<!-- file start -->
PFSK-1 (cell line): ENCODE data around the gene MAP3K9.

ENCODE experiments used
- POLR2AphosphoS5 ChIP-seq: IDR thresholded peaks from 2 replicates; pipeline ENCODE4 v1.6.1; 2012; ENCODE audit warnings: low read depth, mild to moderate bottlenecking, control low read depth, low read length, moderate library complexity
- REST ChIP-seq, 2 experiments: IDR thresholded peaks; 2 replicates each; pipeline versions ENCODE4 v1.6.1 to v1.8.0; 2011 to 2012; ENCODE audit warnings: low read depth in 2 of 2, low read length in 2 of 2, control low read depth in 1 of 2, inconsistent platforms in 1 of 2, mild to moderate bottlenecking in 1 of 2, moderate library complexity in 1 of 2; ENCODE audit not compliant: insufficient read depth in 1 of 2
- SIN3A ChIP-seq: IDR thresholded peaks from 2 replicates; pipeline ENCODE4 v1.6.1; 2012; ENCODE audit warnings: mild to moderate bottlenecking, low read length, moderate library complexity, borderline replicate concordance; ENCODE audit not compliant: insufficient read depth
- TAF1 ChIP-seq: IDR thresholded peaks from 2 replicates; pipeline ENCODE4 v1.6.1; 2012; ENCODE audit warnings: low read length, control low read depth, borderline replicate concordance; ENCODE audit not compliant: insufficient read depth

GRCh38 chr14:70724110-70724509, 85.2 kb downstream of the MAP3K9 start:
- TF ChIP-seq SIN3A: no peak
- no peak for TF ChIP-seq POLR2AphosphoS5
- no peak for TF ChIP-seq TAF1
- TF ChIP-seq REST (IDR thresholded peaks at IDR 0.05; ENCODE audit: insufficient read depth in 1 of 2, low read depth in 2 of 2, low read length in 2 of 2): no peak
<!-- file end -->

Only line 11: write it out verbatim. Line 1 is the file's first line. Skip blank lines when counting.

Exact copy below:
- TF ChIP-seq REST (IDR thresholded peaks at IDR 0.05; ENCODE audit: insufficient read depth in 1 of 2, low read depth in 2 of 2, low read length in 2 of 2): no peak